Judge says the public has a right to know
By Bob Berwyn
SUMMIT COUNTY — In a ruling that could fundamentally shake up the way federal officials run leases for fossil fuel extraction on public lands, Senior District Judge Richard P. Matsch this week said the Bureau of Land Management must reveal the identity of companies nominating parcels for the leasing process.
Fossil fuel industry leaders said they hope the federal government will appeal the ruling to protect the integrity of the bidding process. Read the ruling here.
In the Feb. 13 decision, Matsch rejected the government’s position that revealing the names of the nominators would give competitors an unfair advantage. The judge emphasized that the identity of the nominators is important information for citizens seeking to comment on potential lease sales, based on the companies’ past environmental records.
“That contention runs directly contrary to the purpose of the public sale process. Competition in bidding advances the purpose of getting a fair price for a lease of publicly owned minerals,” Matsch wrote. “Moreover, the identity of the submitter may be relevant to the plaintiff and others who may raise concerns about the stewardship records of that potential owner, a factor relevant to the environmental impact of the proposed sale.”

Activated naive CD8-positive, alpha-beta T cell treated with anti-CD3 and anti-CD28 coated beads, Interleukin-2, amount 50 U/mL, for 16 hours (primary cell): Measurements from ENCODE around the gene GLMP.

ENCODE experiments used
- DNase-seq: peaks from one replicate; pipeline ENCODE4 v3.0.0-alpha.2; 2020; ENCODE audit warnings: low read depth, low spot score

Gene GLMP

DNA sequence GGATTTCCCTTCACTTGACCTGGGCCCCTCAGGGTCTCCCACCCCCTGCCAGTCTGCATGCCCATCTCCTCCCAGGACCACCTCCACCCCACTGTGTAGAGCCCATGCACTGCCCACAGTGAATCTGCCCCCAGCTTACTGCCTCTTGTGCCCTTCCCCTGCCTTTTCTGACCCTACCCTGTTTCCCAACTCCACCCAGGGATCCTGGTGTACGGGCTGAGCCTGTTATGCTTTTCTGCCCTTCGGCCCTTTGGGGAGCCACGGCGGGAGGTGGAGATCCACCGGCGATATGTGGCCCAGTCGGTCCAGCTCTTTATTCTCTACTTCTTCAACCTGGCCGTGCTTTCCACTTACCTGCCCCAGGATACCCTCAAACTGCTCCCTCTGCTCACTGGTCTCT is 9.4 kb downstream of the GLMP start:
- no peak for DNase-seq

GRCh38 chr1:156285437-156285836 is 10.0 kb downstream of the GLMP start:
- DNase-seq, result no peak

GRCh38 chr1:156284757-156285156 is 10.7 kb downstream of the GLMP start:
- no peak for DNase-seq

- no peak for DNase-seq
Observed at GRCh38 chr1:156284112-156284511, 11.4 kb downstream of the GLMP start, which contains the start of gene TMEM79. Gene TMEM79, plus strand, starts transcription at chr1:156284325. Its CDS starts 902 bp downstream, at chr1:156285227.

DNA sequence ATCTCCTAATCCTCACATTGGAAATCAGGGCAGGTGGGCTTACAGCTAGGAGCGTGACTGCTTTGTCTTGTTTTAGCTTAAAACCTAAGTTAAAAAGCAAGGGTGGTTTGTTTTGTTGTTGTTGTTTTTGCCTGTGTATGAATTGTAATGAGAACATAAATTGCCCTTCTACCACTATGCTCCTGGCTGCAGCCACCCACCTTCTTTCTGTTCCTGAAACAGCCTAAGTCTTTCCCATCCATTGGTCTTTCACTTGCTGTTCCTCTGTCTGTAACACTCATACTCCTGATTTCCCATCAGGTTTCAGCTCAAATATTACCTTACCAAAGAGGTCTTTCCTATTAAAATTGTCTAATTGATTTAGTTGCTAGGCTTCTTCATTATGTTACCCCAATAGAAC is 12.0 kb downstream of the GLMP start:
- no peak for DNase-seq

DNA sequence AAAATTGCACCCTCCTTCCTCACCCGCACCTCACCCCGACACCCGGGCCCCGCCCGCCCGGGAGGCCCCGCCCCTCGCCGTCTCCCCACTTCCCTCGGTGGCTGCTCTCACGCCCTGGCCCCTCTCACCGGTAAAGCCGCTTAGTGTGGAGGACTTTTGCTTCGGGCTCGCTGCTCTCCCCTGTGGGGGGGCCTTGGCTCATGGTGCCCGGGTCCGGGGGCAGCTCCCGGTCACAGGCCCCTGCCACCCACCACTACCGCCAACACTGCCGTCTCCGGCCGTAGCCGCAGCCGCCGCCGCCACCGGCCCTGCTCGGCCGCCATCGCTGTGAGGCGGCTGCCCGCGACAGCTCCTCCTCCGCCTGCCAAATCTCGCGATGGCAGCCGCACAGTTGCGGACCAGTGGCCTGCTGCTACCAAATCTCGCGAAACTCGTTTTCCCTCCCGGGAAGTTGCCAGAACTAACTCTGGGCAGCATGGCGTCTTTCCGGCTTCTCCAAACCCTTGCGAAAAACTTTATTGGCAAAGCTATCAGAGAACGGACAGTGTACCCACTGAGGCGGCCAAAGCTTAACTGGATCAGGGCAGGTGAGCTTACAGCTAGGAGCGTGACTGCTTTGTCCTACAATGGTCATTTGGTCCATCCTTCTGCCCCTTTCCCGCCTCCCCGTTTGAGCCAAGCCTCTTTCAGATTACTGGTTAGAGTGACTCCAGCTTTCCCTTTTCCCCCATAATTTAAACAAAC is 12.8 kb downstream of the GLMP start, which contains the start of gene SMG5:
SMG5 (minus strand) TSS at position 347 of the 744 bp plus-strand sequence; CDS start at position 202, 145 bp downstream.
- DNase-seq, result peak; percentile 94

The lawsuit originated when citizen groups in the North Fork Valley of Colorado requested information on companies submitting formal “expression of interest” statements. The Bureau of Land Management rejected the request, citing the need for confidentiality.
A BLM spokesman in Colorado said agency officials won’t comment on the ruling until they’ve had a chance to review it closely.
For the fossil fuel industry, the decision came as a surprise.
“This ruling is very startling, Clearly, information on who’s nominating leases is privileged commercial information under the Freedom of Information Act,” said Kathleen Sgamma, VP of government and public affairs for the Western Energy Alliance.
“Exposing that information before a sale would result in less competition in lease sales and therefore, less return to the federal government as fewer companies would be willing to participate in a process that doesn’t protect competitive information,” Sgamma said. “The public is fully informed after the sale. We hope the Department of Justice, recognizing the broader implications of this ruling beyond federal leases sales, will appeal the ruling.”
“Every community has the right to know what corporations are seeking to drill on public lands near their homes and where they recreate,” said Western Environmental Law Center attorney Kyle Tisdel. “The Court’s decision is a clear rebuke of BLM’s policy to protect industry at the expense of the public and its ability to fully engage the agency’s decision-making process.”